Every investment decision involves a trade-off between risk and return. If you want the opportunity to earn a higher return, then you have to accept a larger risk. This is the same with dollar-cost averaging. Although it can lead to better returns in some cases, however, most of the time, the lower risk comes with a lower return. 

The reason for this is simply that the stock market goes up more often than it goes down. So by investing all your money in little bits over time instead of investing it all at once, your odds of missing out on earning higher returns are more significant than your odds of avoiding losses. According to a 2012 Vanguard study, investing all your money at once would historically have produced a higher return than applying dollar-cost averaging about 66% of the time. This means that if you invest a lump sum earlier, it is likely to have a better result than smaller amounts invested over a period of time. Dollar-cost averaging will typically lead to lower returns in exchange for lesser risk. 

Let’s take another illustration with the chart I placed below. Let’s compare if you had invested a lump sum amount of $37,200 (orange-colored line) and we compare it with the dollar cost average method of having $100 monthly investment (blue colored line) for 31 years to make it equivalent to $37,200 (31 years x $100/month) in the MSCI World Total Return Index from 1 January 1988 all the way to 1 January 2019.

The lump sum (orange-colored line) investment would result way better if we expand the time horizon to 31 years. According to our calculations, the lump sum method (orange-colored line) would be worth $350,000 or an annual return of 7.5% by the year 2019. However, the same amount invested incrementally over the same 31 years would only be worth $123,395, or an annual return of 3.9%. This shows that the lump sum method beat the dollar cost average method in the long run.


Not a Substitute For Finding Good Investments
Dollar-cost averaging is not a magic formula for investing. It would help if you still did your due diligence in finding a stock that has a strong business model and fundamentals. If the investment you pick turns out to be a bad pick, you will end up investing steadily into a losing investment. There’s no point in investing in a stock that will eventually go out of business. You could end up losing all the money you have invested in the company.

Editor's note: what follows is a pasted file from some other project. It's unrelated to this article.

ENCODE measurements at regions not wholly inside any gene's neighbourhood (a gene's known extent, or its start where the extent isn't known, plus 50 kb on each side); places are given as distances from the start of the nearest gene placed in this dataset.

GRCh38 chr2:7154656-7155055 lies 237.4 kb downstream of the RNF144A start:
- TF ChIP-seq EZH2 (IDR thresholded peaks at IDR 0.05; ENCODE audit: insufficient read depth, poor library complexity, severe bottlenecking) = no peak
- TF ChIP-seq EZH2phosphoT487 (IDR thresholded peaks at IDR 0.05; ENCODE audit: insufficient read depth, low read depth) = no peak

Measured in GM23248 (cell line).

I personally suggest using a dollar-cost averaging investment method on low-cost index funds such as the S&P 500 Index Fund (Ticker: SPY). The S&P 500 Index Fund allows investors to establish a core allocation in large-cap U.S. equities. Warren Buffet himself has advice people who have little understanding in stock investing to invest in the S&P 500 Index Fund. According to historical records, the average annual return since its inception in 1926 through 2018 is approximately close to 10%. So if you have trouble trying to figure out what stock to invest in, I would suggest using the dollar-cost averaging strategy on index funds such as the S&P 500 Index Fund (Ticker: SPY). 

Is Dollar-Cost Averaging Right For You?
After describing the investment strategy of dollar-cost averaging, I hope you readers now understand the benefits as well as the downside to this investment strategy. I really suggest people use this strategy if they are worried about losing all their money at once. If dollar-cost averaging helps you to invest with less anxiety, then go for it. But bear in mind, applying this strategy doesn’t guarantee that you will limit your loss. Investing in a company that is terrible fundamentally and have a poor business model could result in you to lose all your money invested. 

From a purely analytical standpoint, it’s typically more efficient to invest your money all at once into appropriate asset allocation. This is because, in the long run, the stock market goes up more than it goes down. 

Conclusion
I hope from this article, you readers have a better understanding of the dollar-cost averaging investing method. Applying this strategy has its pros and cons. Dollar-cost averaging is an investment strategy that helps investors fight the emotion of a downturn in the market and potentially profit from systematically buying low when prices drop. If you are a less experienced investor and dislike the fluctuation of the stock market, then the dollar-cost averaging method may be suitable for you. On the other hand, if you are an experienced investor, you might consider investing using a lump sum approach rather than going for dollar-cost averaging. Hopefully, after reading this article, you readers can decide which investing method is suitable for you.